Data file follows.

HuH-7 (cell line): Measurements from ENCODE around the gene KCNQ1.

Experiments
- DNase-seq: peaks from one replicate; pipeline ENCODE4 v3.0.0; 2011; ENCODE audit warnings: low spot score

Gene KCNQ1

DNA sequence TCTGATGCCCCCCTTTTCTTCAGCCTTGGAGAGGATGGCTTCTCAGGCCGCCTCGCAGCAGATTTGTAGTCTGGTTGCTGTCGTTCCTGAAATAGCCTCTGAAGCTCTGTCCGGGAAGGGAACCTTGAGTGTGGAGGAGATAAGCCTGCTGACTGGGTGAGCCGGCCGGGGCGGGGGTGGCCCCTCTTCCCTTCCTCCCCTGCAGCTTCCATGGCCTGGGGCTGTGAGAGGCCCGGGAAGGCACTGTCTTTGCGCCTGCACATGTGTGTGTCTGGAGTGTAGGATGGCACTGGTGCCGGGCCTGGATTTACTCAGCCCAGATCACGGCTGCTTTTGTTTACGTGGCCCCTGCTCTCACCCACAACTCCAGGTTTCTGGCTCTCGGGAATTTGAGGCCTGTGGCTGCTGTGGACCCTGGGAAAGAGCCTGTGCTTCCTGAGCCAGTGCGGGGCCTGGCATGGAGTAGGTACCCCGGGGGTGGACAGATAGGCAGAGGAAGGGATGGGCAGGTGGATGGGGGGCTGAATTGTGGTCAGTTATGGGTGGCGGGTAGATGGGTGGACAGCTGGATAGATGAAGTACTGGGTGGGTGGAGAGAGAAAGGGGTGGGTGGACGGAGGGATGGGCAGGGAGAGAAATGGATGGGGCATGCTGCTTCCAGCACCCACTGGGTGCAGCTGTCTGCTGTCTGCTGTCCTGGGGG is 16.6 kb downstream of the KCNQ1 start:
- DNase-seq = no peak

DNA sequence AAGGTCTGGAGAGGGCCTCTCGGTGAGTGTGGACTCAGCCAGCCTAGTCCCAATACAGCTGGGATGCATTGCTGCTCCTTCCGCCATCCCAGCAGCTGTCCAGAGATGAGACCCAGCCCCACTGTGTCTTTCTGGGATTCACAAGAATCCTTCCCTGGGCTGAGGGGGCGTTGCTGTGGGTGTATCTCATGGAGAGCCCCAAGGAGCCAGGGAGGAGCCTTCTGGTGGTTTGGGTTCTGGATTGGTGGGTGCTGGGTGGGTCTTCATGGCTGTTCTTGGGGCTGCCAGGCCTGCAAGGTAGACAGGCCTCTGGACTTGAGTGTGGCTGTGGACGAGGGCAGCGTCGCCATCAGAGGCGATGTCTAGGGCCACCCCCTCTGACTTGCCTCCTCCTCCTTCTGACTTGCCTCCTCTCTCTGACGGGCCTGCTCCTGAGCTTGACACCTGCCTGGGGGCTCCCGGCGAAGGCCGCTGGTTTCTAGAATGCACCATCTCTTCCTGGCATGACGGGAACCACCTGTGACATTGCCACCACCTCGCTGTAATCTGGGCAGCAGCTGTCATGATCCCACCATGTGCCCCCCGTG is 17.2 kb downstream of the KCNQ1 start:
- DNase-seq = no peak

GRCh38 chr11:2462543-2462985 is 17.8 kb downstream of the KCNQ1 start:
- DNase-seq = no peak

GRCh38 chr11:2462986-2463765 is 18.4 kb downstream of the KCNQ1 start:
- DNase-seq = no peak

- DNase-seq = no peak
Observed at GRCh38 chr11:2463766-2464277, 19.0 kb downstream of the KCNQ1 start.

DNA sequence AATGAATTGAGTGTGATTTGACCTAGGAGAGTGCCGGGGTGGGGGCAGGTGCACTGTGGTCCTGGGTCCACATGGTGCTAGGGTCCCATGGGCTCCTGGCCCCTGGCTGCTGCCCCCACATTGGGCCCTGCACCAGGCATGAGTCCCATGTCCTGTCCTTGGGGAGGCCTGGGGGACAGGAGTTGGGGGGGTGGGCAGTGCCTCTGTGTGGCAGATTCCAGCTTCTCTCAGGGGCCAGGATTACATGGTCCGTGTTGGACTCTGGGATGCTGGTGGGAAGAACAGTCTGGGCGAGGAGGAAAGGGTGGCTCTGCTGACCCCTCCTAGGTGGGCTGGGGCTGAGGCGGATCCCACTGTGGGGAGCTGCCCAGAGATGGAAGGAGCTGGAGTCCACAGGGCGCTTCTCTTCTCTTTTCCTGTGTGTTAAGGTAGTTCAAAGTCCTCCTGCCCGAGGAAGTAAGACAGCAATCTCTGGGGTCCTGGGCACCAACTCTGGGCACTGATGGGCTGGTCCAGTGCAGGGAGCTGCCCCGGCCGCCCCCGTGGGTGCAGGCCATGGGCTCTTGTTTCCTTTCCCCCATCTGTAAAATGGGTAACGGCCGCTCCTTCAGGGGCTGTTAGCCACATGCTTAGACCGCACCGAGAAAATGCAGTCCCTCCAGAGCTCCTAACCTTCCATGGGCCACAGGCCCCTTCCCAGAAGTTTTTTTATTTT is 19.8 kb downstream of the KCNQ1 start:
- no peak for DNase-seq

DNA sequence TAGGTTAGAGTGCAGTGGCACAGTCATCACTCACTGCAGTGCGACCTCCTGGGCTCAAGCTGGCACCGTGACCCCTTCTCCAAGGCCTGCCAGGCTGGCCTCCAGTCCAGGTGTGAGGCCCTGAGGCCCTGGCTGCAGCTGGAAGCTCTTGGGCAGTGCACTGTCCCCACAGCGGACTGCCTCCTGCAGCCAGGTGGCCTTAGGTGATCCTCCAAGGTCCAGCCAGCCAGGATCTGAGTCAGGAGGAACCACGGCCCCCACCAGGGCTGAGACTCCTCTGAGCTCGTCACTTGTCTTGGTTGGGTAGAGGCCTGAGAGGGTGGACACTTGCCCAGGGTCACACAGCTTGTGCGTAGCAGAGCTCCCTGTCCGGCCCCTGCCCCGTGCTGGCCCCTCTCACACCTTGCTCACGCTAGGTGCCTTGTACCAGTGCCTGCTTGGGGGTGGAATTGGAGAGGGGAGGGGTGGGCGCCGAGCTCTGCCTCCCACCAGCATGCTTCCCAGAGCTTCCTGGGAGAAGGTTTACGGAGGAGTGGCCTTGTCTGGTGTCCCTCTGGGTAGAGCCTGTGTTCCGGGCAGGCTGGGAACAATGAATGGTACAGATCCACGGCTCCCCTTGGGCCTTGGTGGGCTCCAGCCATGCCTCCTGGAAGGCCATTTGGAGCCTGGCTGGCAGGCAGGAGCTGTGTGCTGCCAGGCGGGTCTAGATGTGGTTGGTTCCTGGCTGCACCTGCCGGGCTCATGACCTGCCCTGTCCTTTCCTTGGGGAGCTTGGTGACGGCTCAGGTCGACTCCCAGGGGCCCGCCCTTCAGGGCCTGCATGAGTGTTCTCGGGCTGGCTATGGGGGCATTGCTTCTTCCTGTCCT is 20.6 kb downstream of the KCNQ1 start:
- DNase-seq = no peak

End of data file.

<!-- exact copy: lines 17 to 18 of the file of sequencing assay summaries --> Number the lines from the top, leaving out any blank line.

DNA sequence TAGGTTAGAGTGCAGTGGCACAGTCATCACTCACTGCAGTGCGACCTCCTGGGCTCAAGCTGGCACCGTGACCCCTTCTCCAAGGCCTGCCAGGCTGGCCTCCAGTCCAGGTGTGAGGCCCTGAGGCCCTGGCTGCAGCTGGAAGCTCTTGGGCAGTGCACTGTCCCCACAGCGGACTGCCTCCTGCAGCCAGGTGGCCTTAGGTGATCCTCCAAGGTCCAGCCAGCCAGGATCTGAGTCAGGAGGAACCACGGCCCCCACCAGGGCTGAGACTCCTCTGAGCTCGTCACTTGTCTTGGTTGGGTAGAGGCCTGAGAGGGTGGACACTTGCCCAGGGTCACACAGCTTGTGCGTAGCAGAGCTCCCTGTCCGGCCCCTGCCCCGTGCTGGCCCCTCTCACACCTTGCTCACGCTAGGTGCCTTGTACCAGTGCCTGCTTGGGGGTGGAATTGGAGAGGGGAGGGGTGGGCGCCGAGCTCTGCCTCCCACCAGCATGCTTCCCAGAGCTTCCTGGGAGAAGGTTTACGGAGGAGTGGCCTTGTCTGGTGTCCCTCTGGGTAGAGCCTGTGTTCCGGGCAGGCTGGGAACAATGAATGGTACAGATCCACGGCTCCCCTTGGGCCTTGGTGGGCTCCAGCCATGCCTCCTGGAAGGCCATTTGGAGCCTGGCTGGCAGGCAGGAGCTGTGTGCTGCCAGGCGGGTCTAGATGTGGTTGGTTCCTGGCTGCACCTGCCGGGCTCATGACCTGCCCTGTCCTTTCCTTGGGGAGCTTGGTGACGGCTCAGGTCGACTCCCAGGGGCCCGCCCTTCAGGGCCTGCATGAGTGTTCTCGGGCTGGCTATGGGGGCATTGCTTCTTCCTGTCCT is 20.6 kb downstream of the KCNQ1 start:
- DNase-seq = no peak